The conventional problem with externalities is well known: Parties often generate harm as an unintended byproduct of using their property. This Article examines situations in which parties may generate harm purposely, in order to extract payments in exchange for desisting. Such “strategic spillovers” have received relatively little attention, but the problem is a perennial one. From the “livery stable scam” in Chicago to “pollution entrepreneurs” in China, parties may engage in externality-generating activities they otherwise would not have undertaken, or increase the level of harm given that they are engaging in such activities, to profit through bargaining or subsidies. This ...


Somebody's Watching Me: Fcpa Monitorships And How They Can Work Better, F. Joseph Warin, Michael S. Diamant, Veronica S. Root Jan 2011

Somebody's Watching Me: Fcpa Monitorships And How They Can Work Better, F. Joseph Warin, Michael S. Diamant, Veronica S. Root

Journal Articles

This article explores the rise of the corporate compliance monitor as a condition for settling violations of the U.S. Foreign Corrupt Practices Act (“FCPA”) — a setting in which federal prosecutors routinely impose monitors. If U.S. enforcement authorities maintain their current approach, the reality is that companies facing liability for violating the FCPA are likely to have a monitor imposed on them as part of a settlement agreement. From the U.S. government’s perspective, monitorships make sense for companies that violate anti-bribery laws, making it important for offending corporations to learn how to deal with monitors. Pulling from ...


Shareholder Ownership And Primacy, Julian Velasco Jan 2010

Shareholder Ownership And Primacy, Julian Velasco

Journal Articles

According to the traditional view, the shareholders own the corporation. Until relatively recently, this view enjoyed general acceptance. Today, however, there seems to be substantial agreement among legal scholars and others in the academy that shareholders do not own corporations. In fact, the claim that shareholders do own corporations often is dismissed as merely a “theory,” a “naked assertion,” or even a “myth.” And yet, outside of the academy, views on the corporation remain quite traditional. Most people - not just the public and the media, but also politicians, and even bureaucrats and the courts - seem to believe that the shareholders ...


How Many Fiduciary Duties Are There In Corporate Law?, Julian Velasco Jan 2010

How Many Fiduciary Duties Are There In Corporate Law?, Julian Velasco

Journal Articles

Historically, there were two main fiduciary duties in corporate law, care and loyalty, and only the duty of loyalty was likely to lead to liability. In the 1980s and 1990s, the Delaware Supreme Court breathed life into the duty of care, created a number of intermediate standards of review, elevated the duty of good faith to equal standing with care and loyalty, and announced a unified test for review of breaches of fiduciary duty. The law, which once seemed so straightforward, suddenly became elaborate and complex. In 2006, in the case of Stone v. Ritter, the Delaware Supreme Court rejected ...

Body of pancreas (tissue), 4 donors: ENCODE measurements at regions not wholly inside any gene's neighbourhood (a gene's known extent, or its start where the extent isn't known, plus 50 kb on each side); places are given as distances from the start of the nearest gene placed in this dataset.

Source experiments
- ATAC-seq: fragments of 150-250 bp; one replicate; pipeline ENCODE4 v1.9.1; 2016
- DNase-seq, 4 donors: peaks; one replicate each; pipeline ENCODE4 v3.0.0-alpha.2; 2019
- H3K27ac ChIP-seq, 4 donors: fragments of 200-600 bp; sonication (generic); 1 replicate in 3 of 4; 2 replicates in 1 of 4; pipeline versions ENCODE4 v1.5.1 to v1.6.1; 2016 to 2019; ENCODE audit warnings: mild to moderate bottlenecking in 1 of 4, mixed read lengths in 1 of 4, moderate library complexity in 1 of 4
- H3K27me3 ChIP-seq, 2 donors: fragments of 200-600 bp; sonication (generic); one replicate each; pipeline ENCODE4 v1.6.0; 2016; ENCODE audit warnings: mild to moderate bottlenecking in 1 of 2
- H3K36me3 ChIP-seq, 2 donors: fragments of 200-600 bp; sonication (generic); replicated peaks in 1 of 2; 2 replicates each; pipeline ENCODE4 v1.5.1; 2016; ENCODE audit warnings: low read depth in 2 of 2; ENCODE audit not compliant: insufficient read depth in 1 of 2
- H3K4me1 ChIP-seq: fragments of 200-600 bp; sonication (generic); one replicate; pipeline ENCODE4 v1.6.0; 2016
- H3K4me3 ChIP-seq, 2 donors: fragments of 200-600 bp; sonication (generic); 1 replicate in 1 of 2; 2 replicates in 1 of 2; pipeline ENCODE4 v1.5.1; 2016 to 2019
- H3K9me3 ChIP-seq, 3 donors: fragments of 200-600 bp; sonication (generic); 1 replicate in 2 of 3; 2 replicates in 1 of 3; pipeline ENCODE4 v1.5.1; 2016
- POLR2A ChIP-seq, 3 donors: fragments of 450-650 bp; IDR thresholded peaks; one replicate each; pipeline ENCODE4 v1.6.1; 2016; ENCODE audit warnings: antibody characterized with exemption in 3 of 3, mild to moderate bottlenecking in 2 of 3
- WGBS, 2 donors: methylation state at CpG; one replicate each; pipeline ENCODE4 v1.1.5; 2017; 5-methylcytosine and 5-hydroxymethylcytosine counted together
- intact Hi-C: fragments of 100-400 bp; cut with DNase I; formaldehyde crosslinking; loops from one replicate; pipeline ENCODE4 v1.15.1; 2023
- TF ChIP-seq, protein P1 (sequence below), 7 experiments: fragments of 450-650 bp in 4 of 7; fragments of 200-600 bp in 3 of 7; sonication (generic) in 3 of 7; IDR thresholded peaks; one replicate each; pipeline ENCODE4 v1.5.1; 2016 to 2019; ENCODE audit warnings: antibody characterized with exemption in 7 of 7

Twenty-Eight Words: Enforcing Corporate Fiduciary Duties Through Criminal Prosecution Of Honest Services Fraud, Lisa L. Casey Jan 2010

Twenty-Eight Words: Enforcing Corporate Fiduciary Duties Through Criminal Prosecution Of Honest Services Fraud, Lisa L. Casey

Journal Articles

This article examines the federal government's growing use of 18 U.S.C. § 1346 to prosecute public company executives for breaching their fiduciary duties. Section 1346 is a controversial but under-examined statute making it a felony to engage in a scheme "to deprive another of the intangible right of honest services." Although enacted by Congress over twenty years ago, the Supreme Court repeatedly declined to review the statute, until now. In 2009, Justice Antonin Scalia pointed to the numerous interpretive questions dividing the federal appellate courts and proclaimed that it was "quite irresponsible" to let the "current chaos prevail ...


Back To The Future: Rediscovering Equitable Discretion In Trademark Cases, Mark P. Mckenna Jan 2010

Back To The Future: Rediscovering Equitable Discretion In Trademark Cases, Mark P. Mckenna

Journal Articles

Courts in recent years have increasingly made blunt use of their equitable powers in trademark cases. Rather than limiting the scope of injunctive relief so as to protect the interests of a mark owner while respecting the legitimate interests of third parties and of consumers, courts in most cases have viewed injunctive relief in binary terms. This is unfortunate, because greater willingness to tailor injunctive relief could go a long way to mitigating some of the most pernicious effects of trademark law’s modern expansion. This Essay urges courts to reverse this trend towards crude injunctive relief, and to re-embrace ...


Sarbanes-Oxley, Kermit The Frog, And Competition Regarding Audit Quality, Matthew J. Barrett Jan 2008

Sarbanes-Oxley, Kermit The Frog, And Competition Regarding Audit Quality, Matthew J. Barrett

Journal Articles

The regulatory scheme after Sarbanes-Oxley has significantly improved public company audits in the United States, or at least has demonstrated the potential to do so, but the obligation to preserve client confidentially still prevents auditors from competing for new clients on the basis of audit quality. This paper suggests a simple way for the SEC to facilitate such competition within the existing regulatory framework. The SEC should require issuers and registrants to disclose whether their independent audits uncovered any financial fraud and, within specified ranges, the number and amount of all audit adjustments incorporated into the financial statements filed with ...